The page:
Tuesday, September 24, 2013
So the heart be right
"Now would I give a thousand furlongs of sea for an
acre of barren ground, long health, brown furze, any
thing. The wills above be done! but I would fain die
a dry death."
The Tempest (I, i)
Shakespeare's wise old codger Gonzalo would just as soon die on dry land, and who can blame him? It takes the heart of an adventurer to relish the challenge of crossing the open seas, particularly when those seas turn malignant, and come roaring up and over the gunwales and into a man's teeth.
Such an adventurer was Sir Walter Ralegh (he never spelled his name with an "i" so we won't either). Born in South Devon c1552-1554, a region of southwest England that cranked out great sailors by the score, Ralegh apparently never got all of the salt out from between his molars. Whether he was raiding Spanish shipping and coastal towns or pushing another plan at colonization in Virginia, he spent much of his time as one of Queen Elizabeth's favorites, although the tale of Ralegh tossing his expensive cloak down over a puddle to keep the queen's feet dry is, wishful thinking aside, merely apocryphal. It is a testament to the man's charismatic style that such a story even exists.
Ralegh did succeed in messing up his own life when he secretly married one of the queen's maids of honor, Elizabeth Throckmorton. The queen's fondness for Ralegh turned to fury, and she had him thrown in prison for a brief period in 1592. He managed to work his way, at least somewhat, back into Queen Elizabeth's good graces with a daring and successful raid of Cadiz on the Spanish coast in 1597. Since Ralegh and the prima donna Earl of Essex were rivals at court, Ralegh's standing with the queen certainly didn't suffer in the aftermath of the failed Essex Rebellion.
But when Queen Elizabeth died, Ralegh's fortunes all but died as well.
Once James VI of Scotland ascended England's throne as King James I after the death of Elizabeth in 1603, swashbucklers like Ralegh must have looked around and wondered where their world had gone. James I brought the posture of a modern-day "peacenik" to his relations with Spain, leaving a trouble-maker like Ralegh in the lists, decidedly persona non grata.
Ralegh was incarcerated in the Tower of London on essentially trumped-up charges of treason shortly after James I came to the throne. Reprieved the day before his scheduled execution, he remained in the Tower from 1603 until January 1617 (the royal warrant for his release is in the Folger Shakespeare Library).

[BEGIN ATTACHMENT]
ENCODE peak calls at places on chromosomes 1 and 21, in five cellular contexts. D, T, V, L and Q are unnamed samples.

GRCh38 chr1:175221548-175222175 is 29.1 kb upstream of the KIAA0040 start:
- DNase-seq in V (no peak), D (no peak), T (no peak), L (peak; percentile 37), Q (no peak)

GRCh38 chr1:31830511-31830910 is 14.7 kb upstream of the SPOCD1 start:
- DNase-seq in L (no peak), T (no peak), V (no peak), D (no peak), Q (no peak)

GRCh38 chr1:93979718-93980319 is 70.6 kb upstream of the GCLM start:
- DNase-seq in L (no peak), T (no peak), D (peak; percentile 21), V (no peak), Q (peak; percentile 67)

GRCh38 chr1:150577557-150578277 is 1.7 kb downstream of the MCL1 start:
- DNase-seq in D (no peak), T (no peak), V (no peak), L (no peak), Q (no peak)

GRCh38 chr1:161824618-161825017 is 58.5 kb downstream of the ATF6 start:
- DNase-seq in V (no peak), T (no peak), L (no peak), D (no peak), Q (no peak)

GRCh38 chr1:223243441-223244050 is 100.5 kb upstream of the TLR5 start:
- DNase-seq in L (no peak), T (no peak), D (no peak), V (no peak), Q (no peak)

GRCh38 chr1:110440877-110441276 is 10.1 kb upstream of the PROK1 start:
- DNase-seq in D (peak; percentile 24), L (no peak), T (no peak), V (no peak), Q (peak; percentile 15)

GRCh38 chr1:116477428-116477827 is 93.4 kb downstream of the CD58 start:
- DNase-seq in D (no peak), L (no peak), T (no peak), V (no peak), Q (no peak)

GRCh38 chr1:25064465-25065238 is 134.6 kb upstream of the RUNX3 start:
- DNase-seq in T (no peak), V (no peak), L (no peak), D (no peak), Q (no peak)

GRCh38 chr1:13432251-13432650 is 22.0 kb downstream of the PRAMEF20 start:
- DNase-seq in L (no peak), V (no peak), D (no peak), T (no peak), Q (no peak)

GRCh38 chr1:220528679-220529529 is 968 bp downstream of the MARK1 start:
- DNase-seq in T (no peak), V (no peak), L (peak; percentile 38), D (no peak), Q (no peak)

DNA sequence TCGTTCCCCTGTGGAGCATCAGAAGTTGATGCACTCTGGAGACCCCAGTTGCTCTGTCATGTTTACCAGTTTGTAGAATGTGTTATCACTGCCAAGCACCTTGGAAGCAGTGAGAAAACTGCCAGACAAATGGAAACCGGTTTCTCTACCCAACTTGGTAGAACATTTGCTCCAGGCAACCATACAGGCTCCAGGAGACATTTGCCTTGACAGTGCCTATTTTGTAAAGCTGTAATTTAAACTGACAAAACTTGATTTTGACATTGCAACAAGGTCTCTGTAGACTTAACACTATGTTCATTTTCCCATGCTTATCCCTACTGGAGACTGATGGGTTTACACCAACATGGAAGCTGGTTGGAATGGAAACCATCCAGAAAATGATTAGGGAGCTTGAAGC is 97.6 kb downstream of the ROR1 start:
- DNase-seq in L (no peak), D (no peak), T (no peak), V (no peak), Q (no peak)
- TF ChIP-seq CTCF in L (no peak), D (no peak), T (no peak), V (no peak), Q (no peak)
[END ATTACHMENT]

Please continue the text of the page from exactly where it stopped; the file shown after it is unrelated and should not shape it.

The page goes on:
As a prisoner of high status Ralegh was accorded a number of creature comforts (at least by prison standards) that allowed him to write his History of the World, which he left unfinished upon the death of his young pupil, James I's son Henry, Prince of Wales. Ralegh's work is pictured above: dated 1614 and bound in brown calfskin, it is in the collection of Agecroft Hall. It contains a fine portrait of Ralegh and contains a history that extends from the world's creation up to the Roman conquest of Macedonia in 133 BC.
One of the maps, shown above, shows the Holy Land, with the top of the map facing east, as was customary at the time. Jerusalem can be seen in the lower portion of the map, a bit left of center; Sodom and Gomorra appear to smolder beneath the waves of the Dead Sea.
Ralegh's own future wasn't much brighter: James did release him from the Tower upon Ralegh's promise that he'd bring back a huge load of gold ore from Guiana in South America. Storms, sickness, ill luck, and a propensity to harass the Spanish led to Ralegh being re-imprisoned upon his return to England, and executed in 1618. Yet he had returned to England because his sense of honor had bade him do so: he deserves enormous respect for that.
When he lay his head on the block, it was reported that someone complained that he was facing the wrong direction, to which he responded: "What matter how the head lies, so the heart be right?"